The music in the final soundtrack was performed by the Green Brothers Novelty Band and was conducted by Carl Edouarde. Joe and Lew Green from the band also assisted in timing the music to the film. The first attempt to synchronize the recording with the film, done on September 15, 1928, was a disaster. Disney had to sell his Moon roadster in order to finance a second recording. This was a success with the addition of a filmed bouncing ball to keep the tempo.
Release and reception
Steamboat Willie premiered at Universal's Colony Theater in New York City on November 18, 1928. The film was distributed by Celebrity Productions and its initial run lasted two weeks. Disney was paid $500 a week which was considered a large amount at the time. It played ahead of the independent feature film Gang War. Steamboat Willie was an immediate hit while Gang War is all but forgotten today.
The success of Steamboat Willie not only led to international fame for Walt Disney but for Mickey as well.
Variety (November 21, 1928) wrote: "Not the first animated cartoon to be synchronized with sound effects, but the first to attract favorable attention. This one represents a high order of cartoon ingenuity, cleverly combined with sound effects. The union brought forth laughs galore. Giggles came so fast at the Colony [Theater] they were stumbling over each other. It's a peach of a synchronization job all the way, bright, snappy, and fit the situation perfectly. Cartoonist, Walter Disney. With most of the animated cartoons qualifying as a pain in the neck, it's a signal tribute to this particular one. If the same combination of talent can turn out a series as good as Steamboat Willie they should find a wide market if the interchangeability angle does not interfere. Recommended unreservedly for all wired houses."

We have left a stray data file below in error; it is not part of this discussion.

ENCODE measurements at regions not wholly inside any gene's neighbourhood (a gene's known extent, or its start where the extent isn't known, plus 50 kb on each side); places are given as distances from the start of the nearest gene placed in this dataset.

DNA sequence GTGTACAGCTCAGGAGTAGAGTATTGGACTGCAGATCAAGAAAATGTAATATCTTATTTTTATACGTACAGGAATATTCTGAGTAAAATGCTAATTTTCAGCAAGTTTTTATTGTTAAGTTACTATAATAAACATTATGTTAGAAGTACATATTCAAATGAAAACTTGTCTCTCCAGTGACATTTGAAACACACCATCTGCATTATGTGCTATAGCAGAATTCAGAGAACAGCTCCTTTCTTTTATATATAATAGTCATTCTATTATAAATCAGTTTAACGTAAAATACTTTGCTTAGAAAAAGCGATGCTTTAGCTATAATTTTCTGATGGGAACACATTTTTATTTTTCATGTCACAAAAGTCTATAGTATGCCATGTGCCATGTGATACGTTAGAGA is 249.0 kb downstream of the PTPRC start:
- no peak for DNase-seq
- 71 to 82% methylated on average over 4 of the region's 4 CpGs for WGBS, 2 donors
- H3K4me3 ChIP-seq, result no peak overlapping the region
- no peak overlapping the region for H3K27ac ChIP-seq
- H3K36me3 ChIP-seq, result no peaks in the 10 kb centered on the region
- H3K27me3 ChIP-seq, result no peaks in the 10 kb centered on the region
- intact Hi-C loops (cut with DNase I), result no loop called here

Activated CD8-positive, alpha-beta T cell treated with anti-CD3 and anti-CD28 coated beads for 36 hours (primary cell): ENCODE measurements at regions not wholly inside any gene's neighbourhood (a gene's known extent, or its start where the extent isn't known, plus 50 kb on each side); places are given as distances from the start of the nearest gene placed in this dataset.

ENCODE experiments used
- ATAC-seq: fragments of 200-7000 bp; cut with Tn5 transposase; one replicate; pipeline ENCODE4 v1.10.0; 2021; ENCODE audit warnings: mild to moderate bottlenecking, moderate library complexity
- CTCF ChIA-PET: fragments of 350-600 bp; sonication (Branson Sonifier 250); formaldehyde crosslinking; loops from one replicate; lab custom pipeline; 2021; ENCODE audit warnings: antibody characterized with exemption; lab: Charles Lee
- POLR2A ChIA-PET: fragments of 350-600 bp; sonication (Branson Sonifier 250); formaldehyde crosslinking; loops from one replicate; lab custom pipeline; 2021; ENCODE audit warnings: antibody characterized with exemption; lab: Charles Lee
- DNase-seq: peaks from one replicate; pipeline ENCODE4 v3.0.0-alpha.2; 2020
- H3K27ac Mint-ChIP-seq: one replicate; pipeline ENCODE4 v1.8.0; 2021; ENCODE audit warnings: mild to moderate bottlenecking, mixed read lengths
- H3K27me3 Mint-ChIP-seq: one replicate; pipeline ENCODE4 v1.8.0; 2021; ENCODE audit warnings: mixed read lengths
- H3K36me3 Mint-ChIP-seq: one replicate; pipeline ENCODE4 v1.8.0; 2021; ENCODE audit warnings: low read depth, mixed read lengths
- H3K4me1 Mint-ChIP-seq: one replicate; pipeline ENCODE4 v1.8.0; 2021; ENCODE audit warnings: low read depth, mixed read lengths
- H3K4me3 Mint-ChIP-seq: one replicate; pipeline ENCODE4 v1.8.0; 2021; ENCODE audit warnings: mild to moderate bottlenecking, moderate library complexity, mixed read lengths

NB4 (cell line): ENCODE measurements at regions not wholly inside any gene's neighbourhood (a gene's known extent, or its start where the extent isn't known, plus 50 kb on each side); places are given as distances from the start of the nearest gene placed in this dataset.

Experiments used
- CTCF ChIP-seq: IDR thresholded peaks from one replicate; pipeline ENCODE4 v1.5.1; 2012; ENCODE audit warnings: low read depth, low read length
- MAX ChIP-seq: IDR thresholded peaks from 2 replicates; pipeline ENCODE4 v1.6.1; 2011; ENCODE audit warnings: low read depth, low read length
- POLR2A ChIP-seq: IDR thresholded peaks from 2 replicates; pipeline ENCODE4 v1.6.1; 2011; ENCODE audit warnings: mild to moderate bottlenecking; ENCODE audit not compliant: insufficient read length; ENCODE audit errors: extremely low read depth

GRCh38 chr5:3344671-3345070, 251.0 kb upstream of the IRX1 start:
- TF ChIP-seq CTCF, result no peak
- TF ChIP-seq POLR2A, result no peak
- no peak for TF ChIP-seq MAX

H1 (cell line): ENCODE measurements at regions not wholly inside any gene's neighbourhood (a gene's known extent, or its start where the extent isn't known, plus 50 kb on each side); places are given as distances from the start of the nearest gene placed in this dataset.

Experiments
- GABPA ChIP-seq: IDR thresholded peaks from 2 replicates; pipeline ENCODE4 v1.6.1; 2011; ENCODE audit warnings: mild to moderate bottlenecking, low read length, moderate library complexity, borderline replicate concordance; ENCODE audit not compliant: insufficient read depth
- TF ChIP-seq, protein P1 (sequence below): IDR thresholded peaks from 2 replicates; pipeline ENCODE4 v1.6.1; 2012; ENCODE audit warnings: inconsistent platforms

The Film Daily (November 25, 1928) said: "This is what Steamboat Willie has: First, a clever and amusing treatment; secondly, music and sound effects added via the Cinephone method. The result is a real tidbit of diversion. The maximum has been gotten from the sound effects. Worthy of bookings in any house wired to reproduce sound-on-film. Incidentally, this is the first Cinephone-recorded subject to get a public exhibition and at the Colony [Theater], New York, is being shown over Western Electric equipment."
Despite being popular in the U.S., Steamboat Willie didn't have its theatrical release in Europe until 1931 when it was released publicly in the United Kingdom by British International Film Distributors Incorporated 3 years right after its film's release.
The film has been the center of a variety of controversies regarding copyright. The copyright of the film has been extended by an act of the United States Congress. However, recent evidence suggests that the film may be in the public domain owing to technicalities related to the original copyright notice.
The film has been the center of some attention regarding the 1998 Copyright Term Extension Act passed in the United States. Steamboat Willie has been close to entering the public domain in the U.S. several times. Each time, copyright protection has been extended. It could have entered the public domain in four different years: first in 1956, renewed to 1984, then to 2003 by the Copyright Act of 1976, and to the current date of 2023 by the Copyright Term Extension Act (also known pejoratively as the "Mickey Mouse Protection Act") of 1998. Under current copyright law, Steamboat Willie is set to enter the US public domain on January 1, 2024; however, later iterations of the character of Mickey Mouse will remain under copyright protection until 2025. It has been claimed that these extensions were a response by Congress to extensive lobbying by The Walt Disney Company.
In the 1990s, former Disney researcher Gregory S. Brown determined that the film was likely in U.S. public domain already due to errors in the original copyright formulation. In particular, the original film's copyright notice had two additional names between Disney and the copyright statement. Thus, under the rules of the Copyright Act of 1909, all copyright claims would be null. Arizona State University professor Dennis Karjala suggested that one of his law school students look into Brown's claim as a class project. Lauren Vanpelt took up the challenge and produced a paper agreeing with Brown's claim. She posted her project on the Internet in 1999. Disney later threatened to sue a Georgetown University law student who wrote a paper confirming Brown's claims, alleging that publishing the paper could be slander of title. However, Disney chose not to sue after its publication.